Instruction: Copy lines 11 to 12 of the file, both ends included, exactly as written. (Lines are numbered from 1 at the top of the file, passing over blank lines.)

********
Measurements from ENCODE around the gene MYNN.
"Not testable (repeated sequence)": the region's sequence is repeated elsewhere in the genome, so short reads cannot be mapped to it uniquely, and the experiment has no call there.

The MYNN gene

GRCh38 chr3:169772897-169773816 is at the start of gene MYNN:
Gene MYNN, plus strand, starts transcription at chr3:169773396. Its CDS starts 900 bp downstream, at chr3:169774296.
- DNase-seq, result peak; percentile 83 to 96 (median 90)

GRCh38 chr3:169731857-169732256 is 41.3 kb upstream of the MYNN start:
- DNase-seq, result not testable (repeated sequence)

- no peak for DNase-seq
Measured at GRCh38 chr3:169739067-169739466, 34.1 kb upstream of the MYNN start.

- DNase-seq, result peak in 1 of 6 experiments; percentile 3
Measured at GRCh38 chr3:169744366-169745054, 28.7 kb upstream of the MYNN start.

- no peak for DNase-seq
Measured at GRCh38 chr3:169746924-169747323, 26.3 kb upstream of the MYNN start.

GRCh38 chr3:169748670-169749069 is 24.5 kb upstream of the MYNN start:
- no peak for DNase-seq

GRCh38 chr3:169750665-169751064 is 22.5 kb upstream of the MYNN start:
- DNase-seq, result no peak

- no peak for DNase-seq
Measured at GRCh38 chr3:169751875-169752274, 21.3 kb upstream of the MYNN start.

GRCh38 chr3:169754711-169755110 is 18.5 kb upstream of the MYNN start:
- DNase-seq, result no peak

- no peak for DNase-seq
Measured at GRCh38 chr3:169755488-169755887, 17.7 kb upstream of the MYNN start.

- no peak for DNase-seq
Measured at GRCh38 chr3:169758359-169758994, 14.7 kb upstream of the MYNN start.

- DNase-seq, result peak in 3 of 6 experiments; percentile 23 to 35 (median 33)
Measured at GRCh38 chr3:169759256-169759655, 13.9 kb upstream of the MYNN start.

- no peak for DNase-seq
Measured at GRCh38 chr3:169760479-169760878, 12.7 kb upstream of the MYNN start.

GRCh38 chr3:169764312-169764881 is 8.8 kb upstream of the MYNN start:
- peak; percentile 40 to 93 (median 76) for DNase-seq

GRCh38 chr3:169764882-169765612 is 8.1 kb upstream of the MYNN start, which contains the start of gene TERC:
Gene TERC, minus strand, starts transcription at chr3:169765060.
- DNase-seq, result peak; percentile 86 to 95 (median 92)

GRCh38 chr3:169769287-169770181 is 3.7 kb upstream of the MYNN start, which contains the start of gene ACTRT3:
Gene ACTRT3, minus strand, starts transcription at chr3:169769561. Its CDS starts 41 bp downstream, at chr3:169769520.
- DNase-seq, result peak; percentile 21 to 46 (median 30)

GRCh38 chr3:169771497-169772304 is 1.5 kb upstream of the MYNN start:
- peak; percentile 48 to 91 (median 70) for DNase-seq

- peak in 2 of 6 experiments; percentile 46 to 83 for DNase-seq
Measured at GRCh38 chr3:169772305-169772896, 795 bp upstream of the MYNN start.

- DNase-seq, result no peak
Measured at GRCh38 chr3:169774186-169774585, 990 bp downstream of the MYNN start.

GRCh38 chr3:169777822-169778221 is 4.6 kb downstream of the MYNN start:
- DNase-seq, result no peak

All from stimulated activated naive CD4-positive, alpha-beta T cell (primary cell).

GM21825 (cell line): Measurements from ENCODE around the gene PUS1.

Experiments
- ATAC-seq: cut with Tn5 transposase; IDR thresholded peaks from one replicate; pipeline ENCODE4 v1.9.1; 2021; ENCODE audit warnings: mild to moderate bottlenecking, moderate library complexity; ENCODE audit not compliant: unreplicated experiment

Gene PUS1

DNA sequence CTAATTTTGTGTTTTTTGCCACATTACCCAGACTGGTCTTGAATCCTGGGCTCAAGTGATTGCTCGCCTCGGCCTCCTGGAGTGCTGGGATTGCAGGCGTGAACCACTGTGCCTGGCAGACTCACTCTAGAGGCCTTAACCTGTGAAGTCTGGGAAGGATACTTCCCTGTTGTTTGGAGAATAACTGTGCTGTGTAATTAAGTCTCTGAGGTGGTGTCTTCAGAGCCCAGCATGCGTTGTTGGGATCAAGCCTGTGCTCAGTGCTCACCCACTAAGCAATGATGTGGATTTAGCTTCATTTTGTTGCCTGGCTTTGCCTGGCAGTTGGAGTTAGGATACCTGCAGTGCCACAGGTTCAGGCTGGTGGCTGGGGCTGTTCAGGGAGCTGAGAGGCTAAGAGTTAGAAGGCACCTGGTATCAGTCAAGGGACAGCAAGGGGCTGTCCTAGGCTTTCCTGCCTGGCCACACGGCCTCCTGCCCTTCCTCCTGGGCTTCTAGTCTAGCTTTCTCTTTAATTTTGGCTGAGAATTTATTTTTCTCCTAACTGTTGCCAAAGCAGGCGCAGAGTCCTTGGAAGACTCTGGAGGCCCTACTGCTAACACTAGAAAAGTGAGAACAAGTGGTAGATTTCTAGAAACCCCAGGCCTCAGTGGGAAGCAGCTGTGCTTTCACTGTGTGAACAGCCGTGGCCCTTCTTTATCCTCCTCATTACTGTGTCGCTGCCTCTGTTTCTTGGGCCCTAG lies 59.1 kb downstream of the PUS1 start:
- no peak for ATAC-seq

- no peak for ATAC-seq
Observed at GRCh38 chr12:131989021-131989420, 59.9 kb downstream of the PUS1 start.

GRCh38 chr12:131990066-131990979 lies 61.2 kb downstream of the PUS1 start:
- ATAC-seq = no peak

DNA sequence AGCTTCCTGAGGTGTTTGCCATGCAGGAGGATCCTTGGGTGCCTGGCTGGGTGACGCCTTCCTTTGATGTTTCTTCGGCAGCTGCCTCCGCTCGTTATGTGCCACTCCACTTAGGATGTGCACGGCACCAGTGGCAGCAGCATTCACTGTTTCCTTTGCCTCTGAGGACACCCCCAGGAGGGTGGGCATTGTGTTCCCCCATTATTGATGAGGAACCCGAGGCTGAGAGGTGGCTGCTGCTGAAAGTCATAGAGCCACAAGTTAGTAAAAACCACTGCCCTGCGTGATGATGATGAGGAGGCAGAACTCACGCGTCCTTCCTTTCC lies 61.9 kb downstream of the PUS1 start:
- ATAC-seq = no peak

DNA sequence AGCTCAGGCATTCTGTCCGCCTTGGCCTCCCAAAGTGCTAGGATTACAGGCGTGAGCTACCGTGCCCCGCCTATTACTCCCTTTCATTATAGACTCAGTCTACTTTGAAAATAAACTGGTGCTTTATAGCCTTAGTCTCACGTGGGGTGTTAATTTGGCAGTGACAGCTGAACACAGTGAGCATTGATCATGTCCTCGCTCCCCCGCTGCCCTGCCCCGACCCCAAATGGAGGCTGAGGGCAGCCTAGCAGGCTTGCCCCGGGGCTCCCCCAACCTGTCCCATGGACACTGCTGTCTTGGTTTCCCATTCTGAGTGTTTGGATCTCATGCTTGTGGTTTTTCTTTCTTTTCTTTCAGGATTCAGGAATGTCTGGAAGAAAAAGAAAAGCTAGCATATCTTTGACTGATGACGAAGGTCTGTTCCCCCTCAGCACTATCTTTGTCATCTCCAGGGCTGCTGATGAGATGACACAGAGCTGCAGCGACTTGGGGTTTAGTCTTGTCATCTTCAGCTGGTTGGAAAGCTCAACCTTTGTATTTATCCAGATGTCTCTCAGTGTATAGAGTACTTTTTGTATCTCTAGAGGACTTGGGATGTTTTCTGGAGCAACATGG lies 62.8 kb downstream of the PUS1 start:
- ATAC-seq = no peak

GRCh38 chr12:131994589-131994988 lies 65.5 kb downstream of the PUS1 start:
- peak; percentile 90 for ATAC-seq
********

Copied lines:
- DNase-seq, result peak in 1 of 6 experiments; percentile 3
Measured at GRCh38 chr3:169744366-169745054, 28.7 kb upstream of the MYNN start.